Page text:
The rotation operator about the unit vector **n** (defining the axis of rotation) through angle *θ* is

where **J** = (*J _{x}*,

and let be a rotation matrix. According to the Rodrigues' rotation formula, the rotation operator then amounts to

An operator is invariant under a unitary transformation *U* if

in this case for the rotation ,

The orthonormal basis set for total angular momentum is , where *j* is the total angular momentum quantum number and *m* is the magnetic angular momentum quantum number, which takes values −*j*, −*j* + 1, ..., *j* − 1, *j*. A general state within the *j* subspace

rotates to a new state by:

Using the completeness condition:

we have

Introducing the Wigner D matrix elements:

gives the matrix multiplication:

For one basis ket:

For the case of orbital angular momentum, the eigenstates of the orbital angular momentum operator **L** and solutions of Laplace's equation on a 3d sphere are spherical harmonics:

where *P*_{ℓ}^{m} is an associated Legendre polynomial, ℓ is the orbital angular momentum quantum number, and *m* is the orbital magnetic quantum number which takes the values −ℓ, −ℓ + 1, ... ℓ − 1, ℓ The formalism of spherical harmonics have wide applications in applied mathematics, and are closely related to the formalism of spherical tensors, as shown below.

Spherical harmonics are functions of the polar and azimuthal angles, *ϕ* and *θ* respectively, which can be conveniently collected into a unit vector **n**(*θ*, *ϕ*) pointing in the direction of those angles, in the Cartesian basis it is:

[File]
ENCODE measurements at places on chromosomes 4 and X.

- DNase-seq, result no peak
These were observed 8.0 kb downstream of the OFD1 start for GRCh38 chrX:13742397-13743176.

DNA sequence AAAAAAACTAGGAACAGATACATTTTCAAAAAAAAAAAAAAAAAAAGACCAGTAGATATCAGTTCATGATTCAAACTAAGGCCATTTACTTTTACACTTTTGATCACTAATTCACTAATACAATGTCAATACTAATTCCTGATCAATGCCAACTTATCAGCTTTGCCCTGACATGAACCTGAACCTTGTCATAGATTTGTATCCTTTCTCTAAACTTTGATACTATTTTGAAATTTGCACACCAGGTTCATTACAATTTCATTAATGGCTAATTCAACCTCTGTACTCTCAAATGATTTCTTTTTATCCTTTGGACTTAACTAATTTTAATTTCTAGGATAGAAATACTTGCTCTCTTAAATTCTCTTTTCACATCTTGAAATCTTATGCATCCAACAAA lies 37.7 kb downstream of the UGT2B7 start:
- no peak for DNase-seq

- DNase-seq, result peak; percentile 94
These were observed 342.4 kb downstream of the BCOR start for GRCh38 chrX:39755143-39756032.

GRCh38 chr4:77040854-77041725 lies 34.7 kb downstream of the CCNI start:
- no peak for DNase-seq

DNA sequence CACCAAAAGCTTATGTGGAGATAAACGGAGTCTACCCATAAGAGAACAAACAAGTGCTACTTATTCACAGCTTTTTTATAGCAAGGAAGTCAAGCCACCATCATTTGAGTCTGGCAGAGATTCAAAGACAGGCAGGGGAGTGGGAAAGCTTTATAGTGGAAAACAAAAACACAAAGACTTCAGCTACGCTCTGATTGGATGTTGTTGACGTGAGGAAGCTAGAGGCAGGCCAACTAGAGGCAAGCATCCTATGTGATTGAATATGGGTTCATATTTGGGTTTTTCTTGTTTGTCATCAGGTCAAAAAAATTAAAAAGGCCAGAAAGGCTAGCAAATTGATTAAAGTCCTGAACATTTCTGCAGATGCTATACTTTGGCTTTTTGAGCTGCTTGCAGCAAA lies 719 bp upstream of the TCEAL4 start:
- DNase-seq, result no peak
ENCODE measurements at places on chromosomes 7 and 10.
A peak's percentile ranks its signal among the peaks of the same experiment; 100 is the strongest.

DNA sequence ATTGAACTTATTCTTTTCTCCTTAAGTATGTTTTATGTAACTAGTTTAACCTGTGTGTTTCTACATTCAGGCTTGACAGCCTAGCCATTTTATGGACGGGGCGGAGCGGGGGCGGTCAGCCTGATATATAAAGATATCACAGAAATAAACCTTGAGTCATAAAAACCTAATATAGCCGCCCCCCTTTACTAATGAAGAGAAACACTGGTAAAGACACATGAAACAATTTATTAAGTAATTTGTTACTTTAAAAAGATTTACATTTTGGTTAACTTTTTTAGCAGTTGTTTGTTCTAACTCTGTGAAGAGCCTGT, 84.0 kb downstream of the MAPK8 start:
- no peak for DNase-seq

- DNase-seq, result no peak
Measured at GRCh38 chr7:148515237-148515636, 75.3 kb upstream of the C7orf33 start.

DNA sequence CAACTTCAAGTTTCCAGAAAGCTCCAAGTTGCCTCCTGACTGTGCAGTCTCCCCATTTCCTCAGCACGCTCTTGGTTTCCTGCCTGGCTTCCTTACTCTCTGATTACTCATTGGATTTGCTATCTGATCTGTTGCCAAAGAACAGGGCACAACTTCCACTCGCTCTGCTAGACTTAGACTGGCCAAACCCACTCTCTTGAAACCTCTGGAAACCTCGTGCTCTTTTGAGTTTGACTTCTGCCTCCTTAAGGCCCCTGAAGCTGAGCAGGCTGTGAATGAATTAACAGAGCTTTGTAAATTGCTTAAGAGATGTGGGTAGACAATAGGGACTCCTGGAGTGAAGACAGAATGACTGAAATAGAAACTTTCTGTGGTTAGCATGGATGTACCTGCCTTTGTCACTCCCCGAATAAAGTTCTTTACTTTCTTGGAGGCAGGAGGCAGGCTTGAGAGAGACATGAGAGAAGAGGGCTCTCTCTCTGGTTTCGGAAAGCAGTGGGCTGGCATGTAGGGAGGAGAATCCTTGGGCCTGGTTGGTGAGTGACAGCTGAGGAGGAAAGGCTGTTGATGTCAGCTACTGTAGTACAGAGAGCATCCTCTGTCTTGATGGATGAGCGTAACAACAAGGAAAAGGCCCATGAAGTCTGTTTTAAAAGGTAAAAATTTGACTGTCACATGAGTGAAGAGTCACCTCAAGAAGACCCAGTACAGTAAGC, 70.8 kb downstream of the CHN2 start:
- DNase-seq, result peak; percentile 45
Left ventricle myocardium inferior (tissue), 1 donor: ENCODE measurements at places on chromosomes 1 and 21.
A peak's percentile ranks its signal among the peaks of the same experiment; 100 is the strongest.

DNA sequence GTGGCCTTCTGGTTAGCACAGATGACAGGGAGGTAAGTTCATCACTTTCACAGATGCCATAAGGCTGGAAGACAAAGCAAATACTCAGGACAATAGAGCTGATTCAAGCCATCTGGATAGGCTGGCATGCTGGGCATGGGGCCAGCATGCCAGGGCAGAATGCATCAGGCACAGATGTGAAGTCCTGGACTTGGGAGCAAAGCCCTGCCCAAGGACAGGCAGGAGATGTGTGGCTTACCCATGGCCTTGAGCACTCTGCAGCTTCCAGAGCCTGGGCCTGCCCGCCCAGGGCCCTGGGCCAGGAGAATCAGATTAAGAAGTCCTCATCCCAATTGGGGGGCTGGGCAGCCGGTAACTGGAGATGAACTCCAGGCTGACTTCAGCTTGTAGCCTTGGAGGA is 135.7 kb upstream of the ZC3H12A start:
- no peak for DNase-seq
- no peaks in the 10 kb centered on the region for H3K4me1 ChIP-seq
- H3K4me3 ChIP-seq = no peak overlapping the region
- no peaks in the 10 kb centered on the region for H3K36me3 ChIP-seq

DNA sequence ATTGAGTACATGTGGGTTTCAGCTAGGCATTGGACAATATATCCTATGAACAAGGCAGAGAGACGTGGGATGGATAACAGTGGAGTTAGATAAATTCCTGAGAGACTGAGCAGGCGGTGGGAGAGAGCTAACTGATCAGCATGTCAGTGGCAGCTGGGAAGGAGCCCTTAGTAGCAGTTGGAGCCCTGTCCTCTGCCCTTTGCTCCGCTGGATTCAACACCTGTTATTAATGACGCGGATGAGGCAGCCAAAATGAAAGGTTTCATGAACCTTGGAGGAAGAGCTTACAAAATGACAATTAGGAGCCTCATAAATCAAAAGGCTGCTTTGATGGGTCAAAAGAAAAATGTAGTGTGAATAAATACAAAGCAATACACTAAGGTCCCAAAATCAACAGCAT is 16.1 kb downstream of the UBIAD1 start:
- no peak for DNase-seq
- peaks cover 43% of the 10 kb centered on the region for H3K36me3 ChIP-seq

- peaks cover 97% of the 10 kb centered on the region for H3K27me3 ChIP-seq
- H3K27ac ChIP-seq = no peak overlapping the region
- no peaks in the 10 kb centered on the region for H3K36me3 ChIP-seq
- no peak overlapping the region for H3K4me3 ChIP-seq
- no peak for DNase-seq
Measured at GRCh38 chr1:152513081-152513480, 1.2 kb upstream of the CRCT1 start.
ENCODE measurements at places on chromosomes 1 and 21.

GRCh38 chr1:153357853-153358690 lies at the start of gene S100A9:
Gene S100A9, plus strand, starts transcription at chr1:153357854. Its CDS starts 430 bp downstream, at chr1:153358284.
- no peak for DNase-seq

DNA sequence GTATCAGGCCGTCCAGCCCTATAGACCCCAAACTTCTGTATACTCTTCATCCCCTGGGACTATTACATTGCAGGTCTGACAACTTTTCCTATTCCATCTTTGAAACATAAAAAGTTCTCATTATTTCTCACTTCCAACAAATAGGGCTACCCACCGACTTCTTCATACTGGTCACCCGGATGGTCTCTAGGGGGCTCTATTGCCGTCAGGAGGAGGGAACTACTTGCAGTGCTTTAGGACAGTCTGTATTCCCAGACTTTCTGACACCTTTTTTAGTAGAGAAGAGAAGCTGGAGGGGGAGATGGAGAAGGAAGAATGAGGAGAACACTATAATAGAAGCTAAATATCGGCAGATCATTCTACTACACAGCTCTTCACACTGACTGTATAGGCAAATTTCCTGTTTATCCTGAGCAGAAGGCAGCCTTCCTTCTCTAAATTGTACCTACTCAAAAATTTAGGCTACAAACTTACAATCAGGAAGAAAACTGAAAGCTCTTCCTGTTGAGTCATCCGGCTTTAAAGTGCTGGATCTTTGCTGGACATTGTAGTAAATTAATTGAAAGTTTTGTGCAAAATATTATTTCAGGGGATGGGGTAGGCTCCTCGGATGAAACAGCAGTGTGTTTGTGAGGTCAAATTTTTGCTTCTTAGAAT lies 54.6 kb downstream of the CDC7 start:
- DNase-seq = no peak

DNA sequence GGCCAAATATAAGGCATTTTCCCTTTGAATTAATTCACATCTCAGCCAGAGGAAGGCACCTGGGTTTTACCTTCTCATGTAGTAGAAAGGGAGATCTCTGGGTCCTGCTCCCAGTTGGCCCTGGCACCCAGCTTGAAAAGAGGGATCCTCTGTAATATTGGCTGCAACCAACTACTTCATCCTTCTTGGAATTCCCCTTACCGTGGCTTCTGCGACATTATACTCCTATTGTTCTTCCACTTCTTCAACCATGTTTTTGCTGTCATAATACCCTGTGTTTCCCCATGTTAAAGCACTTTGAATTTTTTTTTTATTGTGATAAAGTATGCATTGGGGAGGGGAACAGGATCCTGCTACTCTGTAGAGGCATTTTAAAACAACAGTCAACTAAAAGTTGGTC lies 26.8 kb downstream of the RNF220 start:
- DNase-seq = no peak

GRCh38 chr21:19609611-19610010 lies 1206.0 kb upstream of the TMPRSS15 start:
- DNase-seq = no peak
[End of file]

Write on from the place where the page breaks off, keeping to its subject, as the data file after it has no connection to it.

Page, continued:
So a spherical harmonic can also be written . Spherical harmonic states rotate according to the inverse rotation matrix , while rotates by the initial rotation matrix .

We define the Rotation of an operator by requiring that the expectation value of the original operator with respect to the initial state be equal to the expectation value of the rotated operator with respect to the rotated state,

Now as,

we have,

since, is arbitrary,

A scalar operator is invariant under rotations:^{[2]}

This is equivalent to saying a scalar operator commutes with the rotation generators:

Examples of scalar operators include

- the energy operator:
- potential energy
*V*(in the case of a central potential only) - kinetic energy
*T*: - the spin–orbit coupling:

Vector operators (as well as pseudovector operators) are a set of 3 operators that can be rotated according to:^{[2]}

from this and the infinitesimal rotation operator and its Hermitian conjugate, and ignoring second order term in , one can derive the commutation relation with the rotation generator:

where *ε _{ijk}* is the Levi-Civita symbol, which all vector operators must satisfy, by construction. As the symbol

Vector operators include

- the position operator:
- the momentum operator:

and peusodovector operators include

- the orbital angular momentum operator:
- as well the spin operator
**S**, and hence the total angular momentum

In Dirac notation:

and since |*Ψ*⟩ is any quantum state, the same result follows: